The Virtues of the Family
Since the sexual revolution, the traditional family's moral authority has been the subject of an increasingly politicized debate. The family's detractors have viewed it as an arbitrary social arrangement which perpetuates injustice and legitimates violations of individual rights. Those who defend it, on the other hand, insist that it is the only possible source of human values and suggest that those outside it are somehow deficient or deviant. In this strident and polarized atmosphere, philosopher Jacob Joshua Ross offers a long-overdue assessment of the family's relation to morality, arguing that the family is not a rigid, static institution with inflexible codes of behavior, but rather a dynamic social structure from which human morality - and human nature - emerge. Ross first explores the foundations of ethical belief, maintaining that the traditional family is intimately linked to the evolution of human morality in societies throughout the world. While he accepts the relativity of moral codes, Ross defends "true" or rational morality as the minimal and universal code on which all families depend - a code which has evolved as a result of the needs and constraints of our shared humanity, and on which all societies may one day hope to agree. Ross applies this view to many of the sensitive issues confronting today's families, such as divorce and single parenthood, adoption, surrogacy, and gay marriage. He asserts that although many people, for practical reasons, feel compelled today to seek answers outside the traditional family, this does not undermine the family's moral authority. On the contrary, Ross defends the traditional conception of the family against those who perceive parentsas mere "caretakers" of children, arguing that concepts such as intergenerational loyalty, sexual exclusivity between husband and wife, and the duty to educate and nurture one's children evolve naturally from the unique relationships which develop among family members - relationships which are irreducible to questions of rights and entitlements.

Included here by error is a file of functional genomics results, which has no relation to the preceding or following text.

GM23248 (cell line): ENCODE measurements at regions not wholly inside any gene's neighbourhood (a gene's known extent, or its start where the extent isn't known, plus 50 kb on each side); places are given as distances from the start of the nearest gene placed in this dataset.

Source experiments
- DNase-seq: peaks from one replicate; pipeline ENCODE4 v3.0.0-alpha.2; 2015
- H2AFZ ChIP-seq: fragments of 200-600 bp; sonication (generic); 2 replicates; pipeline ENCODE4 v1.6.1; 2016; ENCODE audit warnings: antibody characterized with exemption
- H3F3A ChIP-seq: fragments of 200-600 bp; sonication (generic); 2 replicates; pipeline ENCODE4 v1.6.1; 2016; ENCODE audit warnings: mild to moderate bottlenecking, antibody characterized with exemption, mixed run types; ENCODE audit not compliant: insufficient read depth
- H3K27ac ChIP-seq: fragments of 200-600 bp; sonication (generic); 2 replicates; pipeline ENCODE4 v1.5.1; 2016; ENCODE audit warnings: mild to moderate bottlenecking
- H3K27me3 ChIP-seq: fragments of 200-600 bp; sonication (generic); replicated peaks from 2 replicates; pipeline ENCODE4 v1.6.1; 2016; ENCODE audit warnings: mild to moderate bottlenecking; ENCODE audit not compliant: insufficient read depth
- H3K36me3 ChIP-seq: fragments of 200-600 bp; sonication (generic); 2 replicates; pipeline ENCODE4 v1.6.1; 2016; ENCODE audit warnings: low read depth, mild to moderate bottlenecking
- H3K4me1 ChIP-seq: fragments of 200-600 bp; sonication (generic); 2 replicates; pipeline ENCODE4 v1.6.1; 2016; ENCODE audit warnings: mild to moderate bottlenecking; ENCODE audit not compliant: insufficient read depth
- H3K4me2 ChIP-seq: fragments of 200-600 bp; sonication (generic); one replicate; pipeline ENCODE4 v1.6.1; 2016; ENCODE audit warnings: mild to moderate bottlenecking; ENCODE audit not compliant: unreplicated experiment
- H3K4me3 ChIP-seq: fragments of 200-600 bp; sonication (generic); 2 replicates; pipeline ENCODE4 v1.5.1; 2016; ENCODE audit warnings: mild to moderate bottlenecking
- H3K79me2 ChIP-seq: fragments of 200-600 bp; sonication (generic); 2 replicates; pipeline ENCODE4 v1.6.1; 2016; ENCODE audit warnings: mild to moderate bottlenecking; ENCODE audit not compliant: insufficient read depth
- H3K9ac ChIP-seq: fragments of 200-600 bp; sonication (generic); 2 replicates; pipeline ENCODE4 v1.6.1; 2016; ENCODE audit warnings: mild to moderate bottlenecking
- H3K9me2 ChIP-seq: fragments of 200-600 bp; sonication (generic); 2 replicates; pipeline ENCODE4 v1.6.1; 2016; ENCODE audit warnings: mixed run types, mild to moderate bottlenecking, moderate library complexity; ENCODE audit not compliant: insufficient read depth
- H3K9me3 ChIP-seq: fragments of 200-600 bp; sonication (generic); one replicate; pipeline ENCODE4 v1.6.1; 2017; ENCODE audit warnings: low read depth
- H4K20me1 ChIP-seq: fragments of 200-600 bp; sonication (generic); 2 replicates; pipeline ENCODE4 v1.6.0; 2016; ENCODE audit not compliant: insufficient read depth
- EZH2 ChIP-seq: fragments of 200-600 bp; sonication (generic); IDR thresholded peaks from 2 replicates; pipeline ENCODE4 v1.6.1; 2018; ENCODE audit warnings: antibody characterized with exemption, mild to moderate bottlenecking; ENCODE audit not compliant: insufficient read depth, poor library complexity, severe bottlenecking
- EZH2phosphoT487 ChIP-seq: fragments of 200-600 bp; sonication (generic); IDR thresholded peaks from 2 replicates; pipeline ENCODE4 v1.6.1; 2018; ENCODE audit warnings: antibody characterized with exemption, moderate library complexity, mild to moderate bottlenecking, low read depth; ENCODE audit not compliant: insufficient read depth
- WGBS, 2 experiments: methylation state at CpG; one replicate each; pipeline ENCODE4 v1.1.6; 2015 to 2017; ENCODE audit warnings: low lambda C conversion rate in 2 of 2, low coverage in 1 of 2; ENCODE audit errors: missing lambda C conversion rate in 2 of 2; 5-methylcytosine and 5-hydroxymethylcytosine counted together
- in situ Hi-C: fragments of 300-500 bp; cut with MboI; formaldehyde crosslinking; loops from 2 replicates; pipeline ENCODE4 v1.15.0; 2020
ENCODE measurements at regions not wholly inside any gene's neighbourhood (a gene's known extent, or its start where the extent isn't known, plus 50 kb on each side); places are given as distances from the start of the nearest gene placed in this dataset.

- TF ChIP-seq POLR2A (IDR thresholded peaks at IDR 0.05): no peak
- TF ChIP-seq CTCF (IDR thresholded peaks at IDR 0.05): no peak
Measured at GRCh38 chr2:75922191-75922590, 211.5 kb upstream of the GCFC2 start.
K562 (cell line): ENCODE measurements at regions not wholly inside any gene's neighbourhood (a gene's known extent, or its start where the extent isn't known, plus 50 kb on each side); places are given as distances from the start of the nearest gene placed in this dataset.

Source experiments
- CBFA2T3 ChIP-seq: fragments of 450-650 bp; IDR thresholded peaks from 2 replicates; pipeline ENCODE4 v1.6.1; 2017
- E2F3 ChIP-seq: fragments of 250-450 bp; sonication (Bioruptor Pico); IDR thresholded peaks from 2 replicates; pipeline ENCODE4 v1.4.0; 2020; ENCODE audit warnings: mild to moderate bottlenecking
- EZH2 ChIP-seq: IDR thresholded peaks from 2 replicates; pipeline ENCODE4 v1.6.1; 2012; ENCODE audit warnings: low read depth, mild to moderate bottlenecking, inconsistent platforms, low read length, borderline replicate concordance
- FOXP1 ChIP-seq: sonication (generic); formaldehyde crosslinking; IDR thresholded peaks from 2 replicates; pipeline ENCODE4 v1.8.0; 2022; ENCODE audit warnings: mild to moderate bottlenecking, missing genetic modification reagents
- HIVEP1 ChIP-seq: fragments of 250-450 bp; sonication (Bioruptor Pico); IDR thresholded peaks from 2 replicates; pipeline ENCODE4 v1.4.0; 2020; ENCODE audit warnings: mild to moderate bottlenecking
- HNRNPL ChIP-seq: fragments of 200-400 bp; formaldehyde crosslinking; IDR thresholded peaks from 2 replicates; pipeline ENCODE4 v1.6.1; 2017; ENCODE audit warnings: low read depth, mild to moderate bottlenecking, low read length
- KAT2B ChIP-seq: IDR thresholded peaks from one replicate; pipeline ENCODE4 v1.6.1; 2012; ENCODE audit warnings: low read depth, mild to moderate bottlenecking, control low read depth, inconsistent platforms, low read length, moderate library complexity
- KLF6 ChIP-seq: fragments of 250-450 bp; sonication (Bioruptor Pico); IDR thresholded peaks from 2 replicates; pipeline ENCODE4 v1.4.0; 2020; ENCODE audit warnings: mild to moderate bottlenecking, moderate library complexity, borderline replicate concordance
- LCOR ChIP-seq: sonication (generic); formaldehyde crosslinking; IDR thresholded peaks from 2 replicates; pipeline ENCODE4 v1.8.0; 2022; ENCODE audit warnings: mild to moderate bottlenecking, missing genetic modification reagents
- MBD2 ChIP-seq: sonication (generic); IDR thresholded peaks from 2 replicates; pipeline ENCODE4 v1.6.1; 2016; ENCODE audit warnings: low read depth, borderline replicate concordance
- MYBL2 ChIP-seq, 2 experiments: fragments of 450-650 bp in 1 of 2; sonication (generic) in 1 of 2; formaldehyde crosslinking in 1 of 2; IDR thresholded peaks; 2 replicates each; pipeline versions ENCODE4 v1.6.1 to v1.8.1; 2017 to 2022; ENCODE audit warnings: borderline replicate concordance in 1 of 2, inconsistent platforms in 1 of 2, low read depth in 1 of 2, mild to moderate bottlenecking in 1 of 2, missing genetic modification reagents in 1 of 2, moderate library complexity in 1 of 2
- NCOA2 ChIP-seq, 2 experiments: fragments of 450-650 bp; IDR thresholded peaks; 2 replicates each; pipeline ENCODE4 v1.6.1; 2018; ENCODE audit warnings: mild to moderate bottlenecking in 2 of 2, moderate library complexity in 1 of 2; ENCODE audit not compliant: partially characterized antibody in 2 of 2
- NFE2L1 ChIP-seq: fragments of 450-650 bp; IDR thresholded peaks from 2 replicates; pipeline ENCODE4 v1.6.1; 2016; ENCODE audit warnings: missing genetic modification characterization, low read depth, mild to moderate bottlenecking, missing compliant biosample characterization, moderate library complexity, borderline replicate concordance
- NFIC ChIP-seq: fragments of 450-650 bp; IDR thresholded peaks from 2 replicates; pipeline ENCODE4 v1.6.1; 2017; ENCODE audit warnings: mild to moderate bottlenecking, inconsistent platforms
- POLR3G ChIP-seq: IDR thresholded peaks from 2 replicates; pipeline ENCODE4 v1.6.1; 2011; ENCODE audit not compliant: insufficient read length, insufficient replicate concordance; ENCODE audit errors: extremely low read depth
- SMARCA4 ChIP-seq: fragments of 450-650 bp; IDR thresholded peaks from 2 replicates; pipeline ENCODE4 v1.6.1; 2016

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The Attack on the Family
Positive Morality and Objectivism
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accepted agreement Alasdair MacIntyre allocation argued argument Aristotelian Aristotle assume basic basis become behavior belong biological Blustein caretakers Chapter child claim communitarian conception consider contemporary conventional criticism descriptive relativism desires different societies egalitarian equality ethical eudaimonia existence expected explain fact father Filmer formulated function Gewirth Harman human flourishing husband and wife idea ideal individual individualistic institutionalization institutions involved John Rawls justice liberal lives MacIntyre MacIntyre's marriage Melden meta-ethical moral code moral relativism moral rules moral skeptic mother needs nonetheless norms notion nurturing objectivism objectivist open marriage parental authority parental duties particular person philosophers Plato Popper positive morality possible principle procreators promises radical rational morality Rawls Rawls's reason recognized regarded reject relations relationship relativism reproduction rights and obligations roles seems sense sexual simply social sort suggested suppose teleology theory theory of justice tion traditional family utilitarian virtues women wrong
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Biblical Religion and Family Values: A Problem in the Philosophy of Culture
Limited preview - 2001